Development of the next-generation Li-ion batteries would require advanced materials for electrolytes, anodes, and cathodes. This talk deals with a rational design approach for the development of all-solid-state Li-ion batteries that includes halogen-free electrolytes as well as those based on anti-perovskites, a new 3D Dirac nodal-line semi-metallic graphene monolith for anodes, and a high-pressure phase of Rutile-like CoO2 for cathodes.

9:30 Presentation to be Announced

10:00 Coffee Break in the Exhibit Hall with Poster Viewing

Next-Generation Chemistries & Materials: Electrolytes

10:45 Deploying Machine Learning to Accelerate Materials Design in Electrolytes and Beyond

Austin Sendek, PhD, Founder and CEO, AIONICS

Machine learning offers an exciting new route for accelerated materials design and discovery. We train predictive models on materials performance data to enable rapid screening of thousands of candidate materials, often discovering promising new materials several times more efficiently than trial-and-error searches. In this talk, I focus on our work in screening solid electrolytes, which has identified dozens of new compositions for solid-state batteries.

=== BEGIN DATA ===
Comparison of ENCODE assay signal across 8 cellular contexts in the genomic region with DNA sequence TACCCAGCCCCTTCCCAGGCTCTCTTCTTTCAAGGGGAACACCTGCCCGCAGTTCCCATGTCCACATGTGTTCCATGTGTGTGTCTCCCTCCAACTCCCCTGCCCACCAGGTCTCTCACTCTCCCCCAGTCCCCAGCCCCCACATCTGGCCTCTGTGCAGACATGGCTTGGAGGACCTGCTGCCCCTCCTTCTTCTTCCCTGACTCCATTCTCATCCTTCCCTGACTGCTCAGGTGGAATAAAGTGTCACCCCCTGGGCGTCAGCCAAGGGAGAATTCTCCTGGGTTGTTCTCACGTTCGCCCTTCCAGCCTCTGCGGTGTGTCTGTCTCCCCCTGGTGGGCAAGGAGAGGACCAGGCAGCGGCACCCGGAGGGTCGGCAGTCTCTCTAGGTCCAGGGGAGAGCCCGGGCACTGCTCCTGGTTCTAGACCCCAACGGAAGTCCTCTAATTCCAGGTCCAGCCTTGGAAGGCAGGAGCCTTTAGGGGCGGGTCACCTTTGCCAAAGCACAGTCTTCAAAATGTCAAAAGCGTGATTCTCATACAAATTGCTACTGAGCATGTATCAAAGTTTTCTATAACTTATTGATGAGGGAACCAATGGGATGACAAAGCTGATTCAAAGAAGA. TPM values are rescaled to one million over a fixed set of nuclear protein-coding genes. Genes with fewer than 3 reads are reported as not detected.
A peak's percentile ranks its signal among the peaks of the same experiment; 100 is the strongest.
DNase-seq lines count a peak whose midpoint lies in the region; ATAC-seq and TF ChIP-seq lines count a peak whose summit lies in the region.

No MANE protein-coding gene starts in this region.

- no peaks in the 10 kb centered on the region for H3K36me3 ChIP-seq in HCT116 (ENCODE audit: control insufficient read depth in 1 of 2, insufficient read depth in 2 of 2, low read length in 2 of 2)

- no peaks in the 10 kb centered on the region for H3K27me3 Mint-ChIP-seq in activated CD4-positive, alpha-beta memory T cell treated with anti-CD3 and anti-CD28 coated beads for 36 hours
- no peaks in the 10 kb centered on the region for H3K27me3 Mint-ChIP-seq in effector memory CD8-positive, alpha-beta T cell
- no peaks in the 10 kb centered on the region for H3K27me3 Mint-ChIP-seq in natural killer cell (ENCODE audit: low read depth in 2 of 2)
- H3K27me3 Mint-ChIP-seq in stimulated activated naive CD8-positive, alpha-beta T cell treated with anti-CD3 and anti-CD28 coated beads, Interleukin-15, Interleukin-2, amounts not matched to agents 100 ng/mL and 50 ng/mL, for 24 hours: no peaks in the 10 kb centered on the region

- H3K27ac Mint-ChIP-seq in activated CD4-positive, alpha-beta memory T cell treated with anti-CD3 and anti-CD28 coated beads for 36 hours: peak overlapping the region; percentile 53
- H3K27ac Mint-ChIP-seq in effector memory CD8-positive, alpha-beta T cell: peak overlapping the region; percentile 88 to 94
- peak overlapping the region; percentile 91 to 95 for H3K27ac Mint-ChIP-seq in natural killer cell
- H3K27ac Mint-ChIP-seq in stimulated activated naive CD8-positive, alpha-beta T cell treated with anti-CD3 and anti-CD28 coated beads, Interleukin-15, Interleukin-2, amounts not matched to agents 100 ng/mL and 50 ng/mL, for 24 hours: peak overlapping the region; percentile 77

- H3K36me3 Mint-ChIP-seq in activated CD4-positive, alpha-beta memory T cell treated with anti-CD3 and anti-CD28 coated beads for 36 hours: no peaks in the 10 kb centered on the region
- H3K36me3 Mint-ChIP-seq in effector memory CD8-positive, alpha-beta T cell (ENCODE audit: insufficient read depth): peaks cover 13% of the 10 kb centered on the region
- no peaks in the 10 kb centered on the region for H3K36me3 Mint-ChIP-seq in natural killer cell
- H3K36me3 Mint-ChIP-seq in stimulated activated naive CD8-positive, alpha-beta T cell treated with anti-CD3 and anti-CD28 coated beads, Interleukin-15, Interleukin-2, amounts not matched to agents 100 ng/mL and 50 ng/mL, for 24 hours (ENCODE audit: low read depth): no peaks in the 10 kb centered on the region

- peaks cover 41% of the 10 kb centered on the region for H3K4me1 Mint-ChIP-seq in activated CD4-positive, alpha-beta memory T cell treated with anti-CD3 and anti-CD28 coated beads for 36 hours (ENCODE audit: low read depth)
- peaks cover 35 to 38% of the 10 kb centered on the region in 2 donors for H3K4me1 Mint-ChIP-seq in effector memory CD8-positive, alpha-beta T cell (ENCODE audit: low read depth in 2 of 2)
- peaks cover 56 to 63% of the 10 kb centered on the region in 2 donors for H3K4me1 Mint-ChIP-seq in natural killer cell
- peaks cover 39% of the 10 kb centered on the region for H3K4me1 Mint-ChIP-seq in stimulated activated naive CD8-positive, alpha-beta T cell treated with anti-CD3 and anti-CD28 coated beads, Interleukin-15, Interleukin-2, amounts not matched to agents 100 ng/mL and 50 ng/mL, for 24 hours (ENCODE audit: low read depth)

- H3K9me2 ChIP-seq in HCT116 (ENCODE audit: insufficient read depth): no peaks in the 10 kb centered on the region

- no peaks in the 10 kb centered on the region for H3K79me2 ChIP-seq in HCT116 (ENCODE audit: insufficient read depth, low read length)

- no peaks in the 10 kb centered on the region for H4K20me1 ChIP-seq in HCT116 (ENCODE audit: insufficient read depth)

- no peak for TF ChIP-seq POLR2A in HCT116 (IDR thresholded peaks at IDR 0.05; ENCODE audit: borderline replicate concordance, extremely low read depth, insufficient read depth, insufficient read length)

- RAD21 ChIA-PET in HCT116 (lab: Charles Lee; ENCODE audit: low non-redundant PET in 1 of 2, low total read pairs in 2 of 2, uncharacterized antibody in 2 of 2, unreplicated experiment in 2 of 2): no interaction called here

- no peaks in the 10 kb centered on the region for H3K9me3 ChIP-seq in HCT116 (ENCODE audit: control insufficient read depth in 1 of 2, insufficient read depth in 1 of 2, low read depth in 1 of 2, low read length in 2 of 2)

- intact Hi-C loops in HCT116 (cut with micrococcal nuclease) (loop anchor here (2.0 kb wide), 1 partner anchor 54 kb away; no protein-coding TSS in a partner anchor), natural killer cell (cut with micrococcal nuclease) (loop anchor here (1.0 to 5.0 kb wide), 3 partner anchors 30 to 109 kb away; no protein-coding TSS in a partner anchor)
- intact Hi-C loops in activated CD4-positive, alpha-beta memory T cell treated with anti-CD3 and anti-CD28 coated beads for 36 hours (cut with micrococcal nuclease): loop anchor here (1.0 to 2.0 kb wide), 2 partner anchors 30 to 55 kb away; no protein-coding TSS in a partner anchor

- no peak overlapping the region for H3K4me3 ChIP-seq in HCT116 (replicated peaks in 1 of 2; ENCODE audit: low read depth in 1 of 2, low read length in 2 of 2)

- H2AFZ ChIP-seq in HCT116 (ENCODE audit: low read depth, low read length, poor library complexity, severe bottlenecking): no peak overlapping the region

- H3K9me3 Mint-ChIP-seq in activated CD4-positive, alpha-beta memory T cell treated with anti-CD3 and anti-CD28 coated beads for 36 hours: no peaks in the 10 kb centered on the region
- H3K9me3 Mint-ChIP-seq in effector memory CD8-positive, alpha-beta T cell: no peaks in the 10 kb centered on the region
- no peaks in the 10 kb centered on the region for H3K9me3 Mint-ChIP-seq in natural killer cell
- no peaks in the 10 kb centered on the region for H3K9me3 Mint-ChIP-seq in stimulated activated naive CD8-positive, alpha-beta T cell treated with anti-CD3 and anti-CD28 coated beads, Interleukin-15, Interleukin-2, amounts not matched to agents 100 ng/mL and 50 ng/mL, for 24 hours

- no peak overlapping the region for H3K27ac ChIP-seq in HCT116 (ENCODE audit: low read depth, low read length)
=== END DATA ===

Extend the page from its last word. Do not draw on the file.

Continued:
11:15 Carbonate-Free, Sulfone-Based Electrolytes for High-Voltage Lithium Batteries

Marshall A. Schroeder, PhD, Materials Science Engineer, Electrochemistry Branch, US Army Research Laboratory

The effects of solvation, concentration, and salt anion chemistry on the performance and properties of sulfone-based electrolytes were explored in detail with experimental measurements, testing with aggressive cell chemistries, quantum chemistry calculations, and molecular dynamics simulations. These results suggest sulfone-based electrolytes offer a promising alternative to the state-of-the-art carbonate systems, and warrant further exploration for enabling safer, high-performance lithium batteries.

11:45 Liquefied Gas Electrolytes for High-Energy and Safe Lithium Batteries